USAISRUnited States Army Institute of Surgical Research
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"Rapid development and deployment of improved treatments for orthopedic trauma is central to USAISR's mission," said.
Colonel Robert Hale, the USAISR representative to the AFIRM, often refers to regenerative medicine as a "game-changer." Before the establishment of AFIRM, Hale conducted a study to help identify and define the types of facial injuries commonly sustained during battle, and the various challenges associated with those injuries.
However, new technologies being developed by the AFIRM and USAISR provide the ability to close burn wounds using a patient's own skin with less pain in two to three months, as opposed to the six months to one year timeframe of traditional methods.
The Commander, USAISR provides logistical and training support for the JC2RT, with operational support by the Command Surgeon, USCENTCOM.
Formal scientific reviews are managed through the USAISR and are conducted by subject matter experts throughout DoD.
Current investigations on fluid resuscitation strategies at USAISR are now focused under the concept of damage control resuscitation.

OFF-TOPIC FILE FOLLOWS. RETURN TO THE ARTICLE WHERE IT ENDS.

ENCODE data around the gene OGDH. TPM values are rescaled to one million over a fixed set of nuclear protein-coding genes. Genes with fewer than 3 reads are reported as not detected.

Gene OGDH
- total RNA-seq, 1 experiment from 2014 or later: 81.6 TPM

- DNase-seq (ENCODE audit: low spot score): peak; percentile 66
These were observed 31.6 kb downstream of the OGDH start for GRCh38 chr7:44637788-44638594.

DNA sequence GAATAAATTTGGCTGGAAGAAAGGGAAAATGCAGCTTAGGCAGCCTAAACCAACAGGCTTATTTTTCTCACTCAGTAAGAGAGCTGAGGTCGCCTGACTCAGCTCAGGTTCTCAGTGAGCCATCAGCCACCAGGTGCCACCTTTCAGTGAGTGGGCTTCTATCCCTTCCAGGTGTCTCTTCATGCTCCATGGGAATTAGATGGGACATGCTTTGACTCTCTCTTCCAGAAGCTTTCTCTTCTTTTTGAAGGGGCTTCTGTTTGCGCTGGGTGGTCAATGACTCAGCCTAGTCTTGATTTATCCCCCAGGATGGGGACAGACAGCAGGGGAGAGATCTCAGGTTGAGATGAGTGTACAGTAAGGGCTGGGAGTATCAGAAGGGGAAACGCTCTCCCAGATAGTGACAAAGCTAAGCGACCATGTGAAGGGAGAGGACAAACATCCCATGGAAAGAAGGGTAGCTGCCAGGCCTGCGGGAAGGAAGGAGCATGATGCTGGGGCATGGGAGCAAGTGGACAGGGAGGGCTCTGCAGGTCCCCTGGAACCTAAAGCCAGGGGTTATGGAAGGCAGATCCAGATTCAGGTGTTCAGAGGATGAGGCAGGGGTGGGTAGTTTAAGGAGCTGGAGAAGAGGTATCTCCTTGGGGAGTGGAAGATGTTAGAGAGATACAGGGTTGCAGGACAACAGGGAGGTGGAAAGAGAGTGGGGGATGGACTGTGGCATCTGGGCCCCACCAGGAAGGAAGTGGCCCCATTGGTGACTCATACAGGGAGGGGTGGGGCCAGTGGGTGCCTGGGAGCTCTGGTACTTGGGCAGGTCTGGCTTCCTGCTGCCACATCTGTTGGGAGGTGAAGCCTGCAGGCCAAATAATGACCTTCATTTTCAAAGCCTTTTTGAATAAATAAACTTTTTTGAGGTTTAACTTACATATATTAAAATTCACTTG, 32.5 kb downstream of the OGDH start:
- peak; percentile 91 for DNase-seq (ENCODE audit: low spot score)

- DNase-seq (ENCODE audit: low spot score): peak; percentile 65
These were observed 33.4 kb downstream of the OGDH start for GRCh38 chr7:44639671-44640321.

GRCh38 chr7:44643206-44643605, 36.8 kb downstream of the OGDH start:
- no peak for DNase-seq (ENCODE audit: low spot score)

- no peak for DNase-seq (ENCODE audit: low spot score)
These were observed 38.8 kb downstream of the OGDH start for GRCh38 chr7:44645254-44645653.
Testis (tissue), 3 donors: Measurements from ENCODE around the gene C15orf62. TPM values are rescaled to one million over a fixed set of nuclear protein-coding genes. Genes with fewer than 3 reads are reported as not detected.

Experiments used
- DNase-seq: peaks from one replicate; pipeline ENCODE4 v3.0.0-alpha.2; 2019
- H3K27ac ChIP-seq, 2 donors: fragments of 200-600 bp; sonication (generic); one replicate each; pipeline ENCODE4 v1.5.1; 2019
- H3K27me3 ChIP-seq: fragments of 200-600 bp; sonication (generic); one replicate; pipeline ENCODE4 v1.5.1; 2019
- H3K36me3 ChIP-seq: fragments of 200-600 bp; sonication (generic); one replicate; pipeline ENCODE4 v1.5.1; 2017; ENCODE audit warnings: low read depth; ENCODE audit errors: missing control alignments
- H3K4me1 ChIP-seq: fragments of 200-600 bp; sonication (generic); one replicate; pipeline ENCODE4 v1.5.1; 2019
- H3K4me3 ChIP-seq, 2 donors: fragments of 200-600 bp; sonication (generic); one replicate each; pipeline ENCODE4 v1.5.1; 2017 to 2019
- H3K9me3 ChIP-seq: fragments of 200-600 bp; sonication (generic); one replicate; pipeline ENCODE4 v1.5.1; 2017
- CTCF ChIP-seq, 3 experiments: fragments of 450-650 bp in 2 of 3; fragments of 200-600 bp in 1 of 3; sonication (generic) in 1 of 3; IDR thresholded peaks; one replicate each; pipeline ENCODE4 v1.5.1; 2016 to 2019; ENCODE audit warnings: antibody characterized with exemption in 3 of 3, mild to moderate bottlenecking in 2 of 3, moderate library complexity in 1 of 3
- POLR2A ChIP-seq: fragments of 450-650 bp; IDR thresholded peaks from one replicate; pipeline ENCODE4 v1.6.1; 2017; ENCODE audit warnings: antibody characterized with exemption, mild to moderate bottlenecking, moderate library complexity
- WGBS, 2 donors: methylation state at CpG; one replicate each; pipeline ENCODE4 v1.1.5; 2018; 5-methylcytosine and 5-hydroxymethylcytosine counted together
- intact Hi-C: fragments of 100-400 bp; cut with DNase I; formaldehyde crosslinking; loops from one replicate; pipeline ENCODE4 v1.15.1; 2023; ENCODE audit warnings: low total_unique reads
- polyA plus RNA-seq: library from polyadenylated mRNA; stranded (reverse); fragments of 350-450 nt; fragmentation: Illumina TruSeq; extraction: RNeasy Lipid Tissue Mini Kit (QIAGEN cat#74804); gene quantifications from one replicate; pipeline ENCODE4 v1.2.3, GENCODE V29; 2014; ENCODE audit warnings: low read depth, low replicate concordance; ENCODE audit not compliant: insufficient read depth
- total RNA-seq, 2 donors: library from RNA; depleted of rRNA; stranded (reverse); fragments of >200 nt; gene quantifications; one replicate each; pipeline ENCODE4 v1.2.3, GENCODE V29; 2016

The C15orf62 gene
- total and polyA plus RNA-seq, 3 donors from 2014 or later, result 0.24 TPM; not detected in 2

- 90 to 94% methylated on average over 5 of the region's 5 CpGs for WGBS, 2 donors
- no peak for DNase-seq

Thus, a component of DCR research at USAISR investigates adjuncts that can be used in small volume resuscitation (<2 ml/kg).
Toward this end, USAISR initiated investigations into threshold solutions for bridging this Role-I PCCR capability gap.
(15,17,18) Thus, the identification and development of a relevant and sustainable test bed for RDCR and related out-of-hospital trauma research was identified as a priority by USAISR.
Once a deploying unit has indicated that it wishes to receive the TCCC Transition initiative training, USAISR representatives coordinate a date for a 3-day training session with the deploying units who wish to participate.
Upon the unit's return from deployment into theater, USAISR coordinates an after action review with the unit to document the effectiveness or shortfalls of the new techniques and equipment used in the tactical environments.
These and other reports of the successful and Uncomplicated use of battlefield tourniquets led the USAISR, in 2003, to draft a new set of tourniquet use guidelines.